The Bible tells us that we are created in the image of God (Genesis 1:27) and also shows us that God has emotions. We have emotions because God does!
Does the Bible talk about managing our emotions?
When we have emotions, it is because we are designed that way. Emotions in and of themselves are a good and useful thing. However, there are godly ways and ungodly ways to manage our emotions.
Take the emotion of anger, for example. We are shown that God has anger (Psalm 7:11; 1 Kings 11:9–10). We are shown that Jesus got angry (John 2:13–16; Mark 3:4–5). Anger is not wrong. But many times our anger results from selfishness, which is wrong. Other times, we mis-handle our anger. Rather than using our anger to alert us to a negative situation and then seek God's wisdom in how to respond, we too often lash out in anger without thought. We let our anger control us, rather than managing our anger. James 1:20 says, "The anger of man does not produce the righteousness of God." Ephesians 4:26 encourages, "Be angry and do not sin; do not let the sun go down on your anger." We need to learn to manage emotions such as anger.
Sometimes our emotions are "false" in that they are the result of us believing something false. For example, we might be feeling despair because we fear we have failed God, forgetting that God is merciful and willing to forgive us all our sin if we will go to Him (1 John 1:8–9). Or perhaps we feel sad because we perceive we've been rejected by a friend, when in reality the friend truly had a previous obligation. Such emotions are natural, but they should not control us. Often it is wise to verify that particularly strong emotions are based on something that is true.
As Christians, we have the Holy Spirit to guide us and instruct us and remind us and help us become more like Christ (Romans 6; Ephesians 5:15–18). When we are aware of our emotions and aware of God's work in our lives, we change and God is glorified. Rather than let our emotions guide our perception of truth, we let God transform our minds (Romans 12:2). We submit our emotions to Him, asking Him to help us learn what we should from them and appropriately manage them. We also stay grounded in God's Word so that we know truth and can more easily recognize deceptions.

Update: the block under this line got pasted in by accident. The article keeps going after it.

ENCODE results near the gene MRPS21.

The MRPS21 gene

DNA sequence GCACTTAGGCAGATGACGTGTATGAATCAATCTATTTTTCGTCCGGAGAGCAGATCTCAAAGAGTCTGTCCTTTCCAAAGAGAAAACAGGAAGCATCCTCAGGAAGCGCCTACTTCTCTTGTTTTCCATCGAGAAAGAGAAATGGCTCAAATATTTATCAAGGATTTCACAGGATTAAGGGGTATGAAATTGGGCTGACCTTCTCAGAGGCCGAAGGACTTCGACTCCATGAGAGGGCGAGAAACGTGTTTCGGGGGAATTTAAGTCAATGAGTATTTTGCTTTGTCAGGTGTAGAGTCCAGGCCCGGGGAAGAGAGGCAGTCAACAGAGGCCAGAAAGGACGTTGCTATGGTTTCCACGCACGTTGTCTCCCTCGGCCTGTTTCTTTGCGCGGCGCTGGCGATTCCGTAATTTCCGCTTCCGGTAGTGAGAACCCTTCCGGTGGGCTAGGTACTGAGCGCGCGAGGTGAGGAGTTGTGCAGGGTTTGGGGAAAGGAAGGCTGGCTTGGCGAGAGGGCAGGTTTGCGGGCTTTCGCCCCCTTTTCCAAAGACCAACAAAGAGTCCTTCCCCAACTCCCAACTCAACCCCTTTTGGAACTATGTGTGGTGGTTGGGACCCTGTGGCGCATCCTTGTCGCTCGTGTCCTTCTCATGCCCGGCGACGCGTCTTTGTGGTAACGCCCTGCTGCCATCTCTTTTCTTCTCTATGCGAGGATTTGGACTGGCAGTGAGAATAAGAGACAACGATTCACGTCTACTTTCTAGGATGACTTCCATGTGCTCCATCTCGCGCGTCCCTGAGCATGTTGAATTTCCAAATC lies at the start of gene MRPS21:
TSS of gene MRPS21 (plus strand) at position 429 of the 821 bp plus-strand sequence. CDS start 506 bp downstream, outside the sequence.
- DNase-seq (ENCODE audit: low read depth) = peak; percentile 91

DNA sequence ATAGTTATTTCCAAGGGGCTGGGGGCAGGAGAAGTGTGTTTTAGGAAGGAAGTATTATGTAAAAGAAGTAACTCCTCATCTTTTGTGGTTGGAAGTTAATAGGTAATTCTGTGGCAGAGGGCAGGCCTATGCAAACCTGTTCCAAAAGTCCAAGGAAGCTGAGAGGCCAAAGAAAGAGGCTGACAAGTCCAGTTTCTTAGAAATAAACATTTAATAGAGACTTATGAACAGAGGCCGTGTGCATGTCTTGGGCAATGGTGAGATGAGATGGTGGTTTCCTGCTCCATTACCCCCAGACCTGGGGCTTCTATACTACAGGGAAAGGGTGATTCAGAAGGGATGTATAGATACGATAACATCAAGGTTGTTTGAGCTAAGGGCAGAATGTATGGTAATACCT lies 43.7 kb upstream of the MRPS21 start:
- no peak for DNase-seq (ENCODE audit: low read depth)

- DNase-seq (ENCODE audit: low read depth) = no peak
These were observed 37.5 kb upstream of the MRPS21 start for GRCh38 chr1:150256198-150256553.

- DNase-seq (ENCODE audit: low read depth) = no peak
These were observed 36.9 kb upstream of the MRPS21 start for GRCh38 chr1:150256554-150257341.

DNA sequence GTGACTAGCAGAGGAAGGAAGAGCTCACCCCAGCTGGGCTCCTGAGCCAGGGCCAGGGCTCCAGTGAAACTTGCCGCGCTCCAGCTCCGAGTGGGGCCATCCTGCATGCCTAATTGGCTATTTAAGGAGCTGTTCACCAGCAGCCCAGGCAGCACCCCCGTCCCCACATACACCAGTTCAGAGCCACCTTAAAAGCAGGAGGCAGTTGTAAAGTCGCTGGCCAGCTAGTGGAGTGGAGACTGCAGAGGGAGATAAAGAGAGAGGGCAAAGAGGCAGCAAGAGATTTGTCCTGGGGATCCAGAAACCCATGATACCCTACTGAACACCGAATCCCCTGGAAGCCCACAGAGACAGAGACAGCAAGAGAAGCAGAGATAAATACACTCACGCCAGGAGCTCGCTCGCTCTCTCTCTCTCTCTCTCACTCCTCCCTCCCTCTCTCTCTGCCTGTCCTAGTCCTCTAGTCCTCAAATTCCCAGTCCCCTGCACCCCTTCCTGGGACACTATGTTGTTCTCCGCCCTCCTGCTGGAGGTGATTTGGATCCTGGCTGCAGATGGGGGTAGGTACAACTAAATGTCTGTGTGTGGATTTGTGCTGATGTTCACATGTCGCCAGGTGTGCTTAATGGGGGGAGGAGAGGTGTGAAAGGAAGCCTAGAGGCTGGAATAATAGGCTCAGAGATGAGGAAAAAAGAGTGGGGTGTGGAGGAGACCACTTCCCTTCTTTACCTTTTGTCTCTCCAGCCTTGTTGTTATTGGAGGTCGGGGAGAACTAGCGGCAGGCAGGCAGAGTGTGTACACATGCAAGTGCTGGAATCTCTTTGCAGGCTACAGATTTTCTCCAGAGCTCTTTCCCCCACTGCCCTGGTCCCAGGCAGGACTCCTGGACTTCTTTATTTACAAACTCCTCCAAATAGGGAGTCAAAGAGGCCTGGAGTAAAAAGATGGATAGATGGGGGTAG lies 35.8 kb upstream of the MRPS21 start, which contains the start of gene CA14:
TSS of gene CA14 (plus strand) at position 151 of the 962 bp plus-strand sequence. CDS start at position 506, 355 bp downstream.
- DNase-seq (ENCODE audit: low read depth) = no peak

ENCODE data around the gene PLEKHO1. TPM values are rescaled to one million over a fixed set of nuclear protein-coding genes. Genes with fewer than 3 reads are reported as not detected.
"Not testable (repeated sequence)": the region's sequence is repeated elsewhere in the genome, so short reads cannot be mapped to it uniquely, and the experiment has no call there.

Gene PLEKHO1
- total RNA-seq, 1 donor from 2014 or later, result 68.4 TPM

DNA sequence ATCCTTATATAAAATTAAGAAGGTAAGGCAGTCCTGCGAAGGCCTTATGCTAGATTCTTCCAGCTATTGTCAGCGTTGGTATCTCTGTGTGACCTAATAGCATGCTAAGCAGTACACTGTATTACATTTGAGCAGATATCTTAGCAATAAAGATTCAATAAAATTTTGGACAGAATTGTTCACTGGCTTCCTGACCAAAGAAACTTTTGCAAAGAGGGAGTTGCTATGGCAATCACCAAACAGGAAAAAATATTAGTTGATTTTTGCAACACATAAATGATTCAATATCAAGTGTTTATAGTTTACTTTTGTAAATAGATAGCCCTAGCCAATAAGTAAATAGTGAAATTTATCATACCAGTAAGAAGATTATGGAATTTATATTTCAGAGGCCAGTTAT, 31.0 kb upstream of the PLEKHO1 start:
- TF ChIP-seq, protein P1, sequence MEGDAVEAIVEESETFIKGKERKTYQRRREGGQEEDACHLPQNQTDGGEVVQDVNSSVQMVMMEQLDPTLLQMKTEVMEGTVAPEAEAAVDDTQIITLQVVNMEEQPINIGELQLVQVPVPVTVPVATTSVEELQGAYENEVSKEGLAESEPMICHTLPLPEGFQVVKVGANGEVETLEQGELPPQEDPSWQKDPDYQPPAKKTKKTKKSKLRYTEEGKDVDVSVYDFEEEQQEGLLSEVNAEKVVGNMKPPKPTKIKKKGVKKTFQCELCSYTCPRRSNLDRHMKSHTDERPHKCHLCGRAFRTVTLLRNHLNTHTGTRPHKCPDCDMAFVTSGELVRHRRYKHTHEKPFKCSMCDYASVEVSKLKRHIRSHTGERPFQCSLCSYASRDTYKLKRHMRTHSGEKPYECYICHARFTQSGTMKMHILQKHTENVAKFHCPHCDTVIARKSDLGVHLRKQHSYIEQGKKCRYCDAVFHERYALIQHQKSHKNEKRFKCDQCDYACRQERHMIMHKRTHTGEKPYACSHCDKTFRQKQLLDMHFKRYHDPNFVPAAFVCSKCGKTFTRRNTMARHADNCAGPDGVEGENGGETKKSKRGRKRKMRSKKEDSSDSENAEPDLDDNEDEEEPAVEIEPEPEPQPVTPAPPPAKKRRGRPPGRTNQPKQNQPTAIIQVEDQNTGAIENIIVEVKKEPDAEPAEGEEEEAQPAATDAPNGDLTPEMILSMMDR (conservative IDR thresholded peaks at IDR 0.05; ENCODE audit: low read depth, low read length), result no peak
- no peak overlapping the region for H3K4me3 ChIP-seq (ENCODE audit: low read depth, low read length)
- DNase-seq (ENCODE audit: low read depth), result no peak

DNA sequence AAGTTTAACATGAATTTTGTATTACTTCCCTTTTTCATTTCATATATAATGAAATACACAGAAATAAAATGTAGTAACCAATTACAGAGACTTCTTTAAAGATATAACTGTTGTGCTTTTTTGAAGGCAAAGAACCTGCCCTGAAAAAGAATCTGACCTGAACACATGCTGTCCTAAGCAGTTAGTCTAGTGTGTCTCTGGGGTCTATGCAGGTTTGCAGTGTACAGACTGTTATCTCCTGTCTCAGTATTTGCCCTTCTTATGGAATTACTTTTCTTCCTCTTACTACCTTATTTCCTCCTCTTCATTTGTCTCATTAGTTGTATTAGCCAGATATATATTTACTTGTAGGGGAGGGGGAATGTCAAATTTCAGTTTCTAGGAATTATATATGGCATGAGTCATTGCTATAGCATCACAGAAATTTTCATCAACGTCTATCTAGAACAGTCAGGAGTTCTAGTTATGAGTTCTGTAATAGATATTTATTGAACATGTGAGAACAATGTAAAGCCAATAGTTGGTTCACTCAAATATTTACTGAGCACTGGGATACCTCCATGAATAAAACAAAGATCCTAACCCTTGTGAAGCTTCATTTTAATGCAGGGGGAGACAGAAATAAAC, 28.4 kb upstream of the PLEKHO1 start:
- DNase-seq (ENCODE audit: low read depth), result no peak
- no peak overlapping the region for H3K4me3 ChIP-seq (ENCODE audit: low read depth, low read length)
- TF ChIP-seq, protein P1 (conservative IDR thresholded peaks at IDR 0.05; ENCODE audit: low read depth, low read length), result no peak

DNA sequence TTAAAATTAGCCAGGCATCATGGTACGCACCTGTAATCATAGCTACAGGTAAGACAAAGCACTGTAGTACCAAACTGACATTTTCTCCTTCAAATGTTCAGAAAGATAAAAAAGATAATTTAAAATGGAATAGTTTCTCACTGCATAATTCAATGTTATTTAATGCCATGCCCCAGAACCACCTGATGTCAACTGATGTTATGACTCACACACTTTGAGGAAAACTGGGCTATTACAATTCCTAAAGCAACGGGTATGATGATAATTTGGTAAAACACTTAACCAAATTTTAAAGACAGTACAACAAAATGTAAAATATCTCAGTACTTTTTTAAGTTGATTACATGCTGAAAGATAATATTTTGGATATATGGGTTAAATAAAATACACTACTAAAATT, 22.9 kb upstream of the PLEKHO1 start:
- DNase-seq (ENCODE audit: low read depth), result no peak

First Peter 5:6–10 says, "Humble yourselves, therefore, under the mighty hand of God so that at the proper time he may exalt you, casting all your anxieties on him, because he cares for you. Be sober-minded; be watchful. Your adversary the devil prowls around like a roaring lion, seeking someone to devour. Resist him, firm in your faith, knowing that the same kinds of suffering are being experienced by your brotherhood throughout the world. And after you have suffered a little while, the God of all grace, who has called you to his eternal glory in Christ, will himself restore, confirm, strengthen, and establish you."
This passage gives us many strategies for managing emotions: submit to God, express your concerns to God (Philippians 4:6–7), be sober-minded (Philippians 4:5; Ephesians 5:18; Romans 12:3), be alert regarding spiritual attack (Ephesians 6:10–18), recognize that you aren't alone, understand God's eternal plan and trust that He will work it all together for good in the end (Romans 5:1–5; 8:28; James 1:2–4).
A good resource for seeing God at work in people can be found in Psalms. Nearly every human emotion (positive and negative) can be found in Psalms. Yet, throughout the book, God is glorified. You can use the Psalms as a pattern for expressing your emotions to God and gaining His perspective.
Another gift God has presented us for our help and edification, even with our emotions, is one another. Jesus' prayer for His followers is filled with His desire for Christians to love one another (John 17). We are also instructed to share our burdens, including our emotions, with one another (Romans 12; Galatians 6:1–10; 2 Corinthians 1:3–5; Hebrews 3:13) and be reminded of God's goodness, long-suffering, and loving care for us.
Remember, our emotions do not define us, nor should they control us. Our value and worth is in God alone. God equips us to manage our emotions instead of being controlled by them. We need not fear emotion nor should we try to be emotionless, but we also shouldn't be ruled by emotion. Instead, we are to be ruled by God. Enjoy emotion as part of His design of you, bring your emotions to Him, and trust Him to guide you (James 1:5; Proverbs 3:5–8).
"Do not be conformed to this world, but be transformed by the renewal of your mind, that by testing you may discern what is the will of God, what is good and acceptable and perfect" (Romans 12:2).
What does the Bible teach about sadness?
Does the Bible talk about shame and regret?
How does the Bible address fear?
Does the Bible say anything about stress?
How can I find peace of mind?